Ansel Adams, with the help of an instructor at The Art Center in Los Angeles named Fred Archer, invented a system of mapping the different levels of brightness in a scene to the eventual brightness levels in a photographic print of the scene. The need for this comes from the fact that a human eye can distinguish a far greater range of light than film.  If you expose a shot for the middle level of brightness, what a simple averaging meter would do, all the brighter objects will likely end up pure white and the darker objects will end up black. Different films had different ranges of brightest to darkest. And if each image was developed by itself the range could be further manipulated. Ansel Adams shot on single sheets of film, generally 4x5 inches or 8x10 inches in size. He would mark the amount of development that each shot should get. He could further correct for localized extremes of too bright or too dark by holding back or adding extra exposure (light) locally to areas of a print during the print making process. For more on the Zone System see the links at the end of this page.

 Elk Line
The first key to using the Zone System is to not use a meter that measures only the average brightness of a scene. The best kind of meter is a spot-meter with the spot area as small an area of the scene as reasonably possible. When shooting a scene you need to find the brightest area that you don't want to be pure white. In a sunrise or sunset the sun may end up being pure white no matter what and this may be fine in the final print. The same can be said for some foreground trees or rocks ending up black. It is the non-white or black areas that need to be metered. The second thing you need is a knowledge of what your camera can do. How many "stops" are there between the brightest and darkest areas that your camera can capture? Once you know this from experience and have measured the brightest non-white and darkest non-black area in a scene you can decide if the photograph will come out the way you want. If the range is too great you have two simple choices and one complex choice open to you. One simple answer is to not take the picture at all. Find an image that doesn't have as much range and take that shot instead. The other simple answer is to accept some areas as being pure white or black that aren't like that in the actual scene. In one of my favorite prints, of elk on the ridge in Rocky Mountain National Park, the elk and the whole ridge below them are pure black. The only range in the image beside black is the cloudy sky in the top half of the image. Not only would it have been very difficult for me to capture the gradation in the lower ridge area, I think it would have made for a distraction from the main object of the photograph, the elk and sky. Before I discuss the complex answer to solve this brightness range issue I choose to digress.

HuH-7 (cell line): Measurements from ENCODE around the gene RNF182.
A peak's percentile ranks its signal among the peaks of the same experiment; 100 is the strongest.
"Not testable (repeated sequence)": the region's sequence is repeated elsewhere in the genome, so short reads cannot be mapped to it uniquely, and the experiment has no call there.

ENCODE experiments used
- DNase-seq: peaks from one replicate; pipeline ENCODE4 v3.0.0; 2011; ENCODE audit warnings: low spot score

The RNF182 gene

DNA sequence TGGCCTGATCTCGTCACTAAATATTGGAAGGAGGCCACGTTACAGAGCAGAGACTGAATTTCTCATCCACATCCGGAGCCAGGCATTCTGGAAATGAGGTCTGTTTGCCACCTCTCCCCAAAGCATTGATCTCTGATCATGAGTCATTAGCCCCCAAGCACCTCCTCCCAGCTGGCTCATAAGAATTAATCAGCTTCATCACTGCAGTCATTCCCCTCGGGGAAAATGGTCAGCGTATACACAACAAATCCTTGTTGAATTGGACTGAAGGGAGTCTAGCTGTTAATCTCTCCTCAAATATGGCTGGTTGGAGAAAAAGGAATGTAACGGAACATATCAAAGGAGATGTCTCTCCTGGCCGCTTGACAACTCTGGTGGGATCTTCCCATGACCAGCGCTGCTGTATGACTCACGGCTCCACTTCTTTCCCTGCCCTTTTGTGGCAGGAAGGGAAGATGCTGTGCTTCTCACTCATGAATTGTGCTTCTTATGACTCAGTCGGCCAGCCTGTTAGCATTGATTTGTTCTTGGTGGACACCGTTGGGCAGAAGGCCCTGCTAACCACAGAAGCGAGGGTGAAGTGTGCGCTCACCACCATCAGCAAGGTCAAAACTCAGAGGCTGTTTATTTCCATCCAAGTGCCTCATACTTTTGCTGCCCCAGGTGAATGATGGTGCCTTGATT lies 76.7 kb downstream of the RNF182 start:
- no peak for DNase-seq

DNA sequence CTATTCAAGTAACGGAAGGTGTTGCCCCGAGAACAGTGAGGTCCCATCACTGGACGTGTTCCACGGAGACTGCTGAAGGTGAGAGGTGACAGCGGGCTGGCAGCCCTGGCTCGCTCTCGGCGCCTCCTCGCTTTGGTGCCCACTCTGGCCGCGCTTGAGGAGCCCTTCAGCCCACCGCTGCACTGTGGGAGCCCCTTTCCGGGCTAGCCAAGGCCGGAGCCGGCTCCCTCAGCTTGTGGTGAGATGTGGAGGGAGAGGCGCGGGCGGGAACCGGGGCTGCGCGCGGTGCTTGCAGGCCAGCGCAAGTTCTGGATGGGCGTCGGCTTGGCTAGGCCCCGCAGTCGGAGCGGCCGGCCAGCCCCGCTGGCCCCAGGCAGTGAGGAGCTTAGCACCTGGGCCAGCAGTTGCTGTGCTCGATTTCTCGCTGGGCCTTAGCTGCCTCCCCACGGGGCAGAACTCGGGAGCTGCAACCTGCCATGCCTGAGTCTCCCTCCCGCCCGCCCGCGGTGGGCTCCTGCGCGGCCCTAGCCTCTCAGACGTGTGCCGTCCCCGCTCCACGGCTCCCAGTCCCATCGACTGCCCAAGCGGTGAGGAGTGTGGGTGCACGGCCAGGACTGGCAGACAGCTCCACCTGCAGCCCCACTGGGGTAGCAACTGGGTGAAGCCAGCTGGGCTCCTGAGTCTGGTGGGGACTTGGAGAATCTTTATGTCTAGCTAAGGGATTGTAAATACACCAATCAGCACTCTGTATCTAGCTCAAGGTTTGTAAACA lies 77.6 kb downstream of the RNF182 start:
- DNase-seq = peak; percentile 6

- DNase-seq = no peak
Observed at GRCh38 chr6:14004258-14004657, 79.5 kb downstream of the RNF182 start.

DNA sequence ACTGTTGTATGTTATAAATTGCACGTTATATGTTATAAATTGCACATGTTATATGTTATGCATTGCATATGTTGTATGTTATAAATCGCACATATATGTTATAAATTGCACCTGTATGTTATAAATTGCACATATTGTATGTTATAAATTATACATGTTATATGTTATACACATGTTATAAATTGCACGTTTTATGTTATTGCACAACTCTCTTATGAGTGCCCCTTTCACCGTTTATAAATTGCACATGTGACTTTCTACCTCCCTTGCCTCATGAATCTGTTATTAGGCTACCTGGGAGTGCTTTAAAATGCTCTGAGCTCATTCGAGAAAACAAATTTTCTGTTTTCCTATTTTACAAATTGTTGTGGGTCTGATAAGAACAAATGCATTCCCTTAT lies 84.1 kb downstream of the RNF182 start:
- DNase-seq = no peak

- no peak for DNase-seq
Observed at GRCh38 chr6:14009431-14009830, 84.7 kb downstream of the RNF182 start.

The Zone System was invented for the sheet film, black and white world. Individual sheets of film could be processed just right and each print could be adjusted just as appropriately. But two things messed this up. First was the introduction of roll film. 35mm film would generally have 24 or 36 shots of different scenes. Therefore adjustments during development of the film was not practical. The other problem was that messing with the development changed the colors in color film. Adjusting local areas of a print was also much more difficult with color printing. I started out as a 35mm photographer. I did a lot of my own black and white printing. But with color I stuck to letting a lab do the work. By the time I moved to the 4x5 format I found I had moved almost exclusively to color and did no more darkroom work myself. Of course part of the problem was the fact that my print enlarger could not handle the larger 4x5 negatives I was taking. But when I moved to digital photography I found something interesting. I now had a lot of the same power that I once had in the darkroom and it mostly works with color as well.

 
The complex answer to the brightness range problem may be solved using digital photography. If the range of a scene is beyond the range that your camera can handle you can take a series of shots at preset intervals of exposure. Later, in your computer, you can combine them in a very controlled way to produce an image that has far greater range. This image will not likely be able to be printed though. A print doesn't have a very large range either. But once a high range image has been created in the computer, a second very controlled process can map the image into a range that a printer can handle. This two step process is a good example of how the digital photography world helps empower today's photographers. For more on this High Dynamic Range (HDR) process see the links at the end of this page.


Top Ten Tips (not in any priority)

 



All images are copyright by Reid Shay. All rights reserved. Please do not use without prior writen permission from Reid Shay.